The Water Environment Federation, a national nonprofit representing water quality professionals and organizations, honored Clackamas Water Environment Services with a prestigious 2021 Water Heroes Award to recognize WES’ response to the destructive and historic February 2021 ice storm.
WES was one of only four agencies nationwide to receive this year’s Water Heroes Award, recognizing organizations that perform duties “above and beyond the usual call of duty during an emergency situation to protect the public and the environment.”
The storm wreaked widespread havoc across the county and region, including power outages that affected hundreds of thousands of Oregonians and lasted two weeks or longer in some areas.
From February 12 through the 23rd, WES staff overcame constant power outages, dangerous conditions and other obstacles to preserve and maintain wastewater treatment services for nearly 200,000 customers in northern Clackamas County.
“Some WES staff members even slept on-site to make sure our equipment kept working through the night,” said WES Director Greg Geist, who accepted the award at the WEF conference on Oct. 19. “Our crew members worked around the clock to keep the facilities and pump stations running. It was a truly inspiring team effort.”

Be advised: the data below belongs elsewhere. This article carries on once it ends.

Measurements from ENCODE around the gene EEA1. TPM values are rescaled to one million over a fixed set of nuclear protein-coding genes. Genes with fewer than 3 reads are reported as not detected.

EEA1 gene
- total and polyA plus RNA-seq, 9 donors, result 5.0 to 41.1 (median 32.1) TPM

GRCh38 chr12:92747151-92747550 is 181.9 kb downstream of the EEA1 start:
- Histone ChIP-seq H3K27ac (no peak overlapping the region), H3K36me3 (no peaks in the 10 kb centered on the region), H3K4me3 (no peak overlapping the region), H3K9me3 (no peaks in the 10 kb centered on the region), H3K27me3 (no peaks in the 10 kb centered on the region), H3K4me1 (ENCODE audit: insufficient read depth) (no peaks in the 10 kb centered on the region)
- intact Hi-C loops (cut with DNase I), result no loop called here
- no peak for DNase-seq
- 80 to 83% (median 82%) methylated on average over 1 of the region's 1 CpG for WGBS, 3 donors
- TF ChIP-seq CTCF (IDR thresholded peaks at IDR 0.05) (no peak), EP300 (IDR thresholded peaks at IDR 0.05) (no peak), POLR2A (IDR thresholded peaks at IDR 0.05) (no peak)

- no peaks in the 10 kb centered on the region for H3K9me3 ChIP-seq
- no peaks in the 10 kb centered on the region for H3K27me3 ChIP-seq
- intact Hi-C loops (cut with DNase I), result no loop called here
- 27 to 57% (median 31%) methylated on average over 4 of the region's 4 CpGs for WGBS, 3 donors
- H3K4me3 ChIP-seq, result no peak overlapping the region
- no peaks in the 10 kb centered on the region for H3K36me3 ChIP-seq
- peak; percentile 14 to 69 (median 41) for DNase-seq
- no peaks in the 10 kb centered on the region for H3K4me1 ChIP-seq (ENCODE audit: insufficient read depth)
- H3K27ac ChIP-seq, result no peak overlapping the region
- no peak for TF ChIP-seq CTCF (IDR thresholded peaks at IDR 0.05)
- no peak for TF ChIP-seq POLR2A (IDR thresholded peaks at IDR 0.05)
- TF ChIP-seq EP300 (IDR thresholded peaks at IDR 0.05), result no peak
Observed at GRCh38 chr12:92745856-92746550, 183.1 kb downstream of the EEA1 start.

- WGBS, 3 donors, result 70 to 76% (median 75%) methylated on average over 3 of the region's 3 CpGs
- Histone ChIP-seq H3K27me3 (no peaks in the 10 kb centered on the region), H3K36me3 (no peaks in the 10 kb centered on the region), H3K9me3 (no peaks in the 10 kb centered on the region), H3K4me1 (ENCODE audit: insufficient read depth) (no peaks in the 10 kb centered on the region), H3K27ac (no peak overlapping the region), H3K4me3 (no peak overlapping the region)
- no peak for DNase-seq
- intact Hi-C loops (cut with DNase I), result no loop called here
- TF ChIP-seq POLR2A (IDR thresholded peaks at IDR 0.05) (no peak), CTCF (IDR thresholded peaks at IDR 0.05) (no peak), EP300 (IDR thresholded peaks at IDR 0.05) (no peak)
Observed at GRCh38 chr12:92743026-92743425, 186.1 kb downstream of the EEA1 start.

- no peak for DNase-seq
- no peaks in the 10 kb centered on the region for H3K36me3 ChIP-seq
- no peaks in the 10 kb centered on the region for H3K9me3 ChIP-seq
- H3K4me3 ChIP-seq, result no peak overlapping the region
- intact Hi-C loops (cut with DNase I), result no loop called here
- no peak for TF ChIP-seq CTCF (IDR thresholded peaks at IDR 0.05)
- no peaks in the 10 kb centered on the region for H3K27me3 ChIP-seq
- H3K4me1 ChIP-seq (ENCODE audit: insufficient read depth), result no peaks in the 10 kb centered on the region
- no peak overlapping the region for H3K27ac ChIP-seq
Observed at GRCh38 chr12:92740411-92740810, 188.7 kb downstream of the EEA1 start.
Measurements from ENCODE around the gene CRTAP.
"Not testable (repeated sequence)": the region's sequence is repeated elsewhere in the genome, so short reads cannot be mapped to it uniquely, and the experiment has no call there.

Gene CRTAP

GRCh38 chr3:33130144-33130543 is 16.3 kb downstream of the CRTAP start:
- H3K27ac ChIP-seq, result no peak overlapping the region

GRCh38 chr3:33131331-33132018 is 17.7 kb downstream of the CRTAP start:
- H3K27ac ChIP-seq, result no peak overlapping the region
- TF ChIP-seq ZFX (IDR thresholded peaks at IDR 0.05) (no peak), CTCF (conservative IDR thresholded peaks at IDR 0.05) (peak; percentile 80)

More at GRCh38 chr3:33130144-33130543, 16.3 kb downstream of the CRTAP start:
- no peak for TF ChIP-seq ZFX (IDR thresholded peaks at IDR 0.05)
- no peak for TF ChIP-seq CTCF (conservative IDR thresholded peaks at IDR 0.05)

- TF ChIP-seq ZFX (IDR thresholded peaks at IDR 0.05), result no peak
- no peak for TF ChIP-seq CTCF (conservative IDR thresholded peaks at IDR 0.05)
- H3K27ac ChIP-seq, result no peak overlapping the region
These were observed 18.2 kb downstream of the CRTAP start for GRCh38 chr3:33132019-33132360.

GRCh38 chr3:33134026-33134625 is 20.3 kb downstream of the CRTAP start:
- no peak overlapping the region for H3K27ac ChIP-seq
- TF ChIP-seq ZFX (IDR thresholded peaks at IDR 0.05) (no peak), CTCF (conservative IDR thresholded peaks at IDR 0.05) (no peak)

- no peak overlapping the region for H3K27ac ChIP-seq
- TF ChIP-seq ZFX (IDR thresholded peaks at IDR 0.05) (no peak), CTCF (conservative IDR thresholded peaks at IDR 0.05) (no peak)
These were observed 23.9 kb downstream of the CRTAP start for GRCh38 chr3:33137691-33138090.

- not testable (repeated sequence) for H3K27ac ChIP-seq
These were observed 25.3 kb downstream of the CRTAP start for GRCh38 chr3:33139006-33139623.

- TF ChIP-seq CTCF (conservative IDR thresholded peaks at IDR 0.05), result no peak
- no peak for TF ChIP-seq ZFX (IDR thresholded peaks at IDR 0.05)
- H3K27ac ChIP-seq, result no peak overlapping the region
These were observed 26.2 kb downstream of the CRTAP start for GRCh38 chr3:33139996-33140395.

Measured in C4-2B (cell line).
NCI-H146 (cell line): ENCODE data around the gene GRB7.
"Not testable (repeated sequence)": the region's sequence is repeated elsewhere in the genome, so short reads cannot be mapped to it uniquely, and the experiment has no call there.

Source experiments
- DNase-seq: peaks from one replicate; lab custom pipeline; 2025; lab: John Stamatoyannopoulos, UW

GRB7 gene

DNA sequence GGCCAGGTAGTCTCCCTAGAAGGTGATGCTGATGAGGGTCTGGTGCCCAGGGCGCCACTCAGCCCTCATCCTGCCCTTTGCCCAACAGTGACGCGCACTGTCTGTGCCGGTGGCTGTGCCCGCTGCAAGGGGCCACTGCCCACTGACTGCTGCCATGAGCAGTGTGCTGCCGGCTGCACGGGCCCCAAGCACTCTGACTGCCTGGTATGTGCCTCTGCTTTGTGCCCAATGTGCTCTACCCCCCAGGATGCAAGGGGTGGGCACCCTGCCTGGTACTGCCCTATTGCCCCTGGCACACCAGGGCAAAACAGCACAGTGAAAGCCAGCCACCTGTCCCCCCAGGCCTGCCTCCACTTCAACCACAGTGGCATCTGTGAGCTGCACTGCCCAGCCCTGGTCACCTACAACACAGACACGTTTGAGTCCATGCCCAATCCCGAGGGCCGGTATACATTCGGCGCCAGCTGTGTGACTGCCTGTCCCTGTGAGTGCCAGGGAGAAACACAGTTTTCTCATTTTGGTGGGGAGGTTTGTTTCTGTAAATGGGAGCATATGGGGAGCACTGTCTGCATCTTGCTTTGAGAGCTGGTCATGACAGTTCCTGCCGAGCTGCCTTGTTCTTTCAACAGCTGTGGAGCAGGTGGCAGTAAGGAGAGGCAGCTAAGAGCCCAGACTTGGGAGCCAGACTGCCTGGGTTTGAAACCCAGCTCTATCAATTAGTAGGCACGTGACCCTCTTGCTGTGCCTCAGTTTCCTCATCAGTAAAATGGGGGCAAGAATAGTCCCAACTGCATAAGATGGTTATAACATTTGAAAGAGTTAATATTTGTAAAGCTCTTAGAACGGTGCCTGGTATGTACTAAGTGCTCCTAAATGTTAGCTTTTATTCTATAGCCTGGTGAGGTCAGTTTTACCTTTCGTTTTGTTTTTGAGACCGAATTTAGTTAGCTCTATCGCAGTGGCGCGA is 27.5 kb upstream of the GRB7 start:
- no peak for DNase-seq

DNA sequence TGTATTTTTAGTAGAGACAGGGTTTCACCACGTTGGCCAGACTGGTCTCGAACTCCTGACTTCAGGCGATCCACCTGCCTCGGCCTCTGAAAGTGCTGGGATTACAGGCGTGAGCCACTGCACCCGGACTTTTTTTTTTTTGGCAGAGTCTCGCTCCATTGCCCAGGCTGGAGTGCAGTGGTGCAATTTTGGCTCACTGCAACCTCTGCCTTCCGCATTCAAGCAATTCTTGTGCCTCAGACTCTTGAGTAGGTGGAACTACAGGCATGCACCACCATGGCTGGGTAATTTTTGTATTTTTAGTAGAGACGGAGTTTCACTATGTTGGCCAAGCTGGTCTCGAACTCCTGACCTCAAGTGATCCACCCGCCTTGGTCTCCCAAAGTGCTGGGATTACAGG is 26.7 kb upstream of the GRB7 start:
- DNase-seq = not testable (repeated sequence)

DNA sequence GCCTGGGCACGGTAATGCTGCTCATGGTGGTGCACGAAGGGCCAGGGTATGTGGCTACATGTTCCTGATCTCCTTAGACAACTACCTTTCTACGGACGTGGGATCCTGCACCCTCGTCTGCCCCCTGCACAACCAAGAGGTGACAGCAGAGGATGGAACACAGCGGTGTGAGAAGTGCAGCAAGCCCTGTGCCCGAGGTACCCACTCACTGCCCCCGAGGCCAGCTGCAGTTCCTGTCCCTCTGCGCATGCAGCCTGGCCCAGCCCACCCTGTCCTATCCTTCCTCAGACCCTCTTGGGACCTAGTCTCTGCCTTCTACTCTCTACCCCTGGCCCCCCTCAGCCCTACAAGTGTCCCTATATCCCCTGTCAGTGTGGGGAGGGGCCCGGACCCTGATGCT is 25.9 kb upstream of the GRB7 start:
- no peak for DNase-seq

During nearly two weeks of weather-related challenges, WES crews responded to more than 1,000 alarms, while its five wastewater treatment facilities experienced power loss and 10 major pump stations operated on standby power.
Despite these obstacles, there were no sanitary sewer overflows within the WES service area, which includes the cities of Gladstone, Johnson City, Happy Valley, Milwaukie, Oregon City, West Linn and unincorporated areas.
There were also no sewage bypasses, no violations of the National Pollutant Discharge Elimination System permit, and no missed compliance samples, officials said.
Throughout the storm, WES provided status updates for state regulators, local public officials, customers, stakeholders, and media.
Clackamas Water Environment Services produces clean water and protects water quality for more than 190,000 people living and working in Clackamas County.
It operates and maintains five wastewater treatment facilities, 23 pumping stations and more than 370 miles of pipes, and cleans more than 7 billion gallons of wastewater each year.
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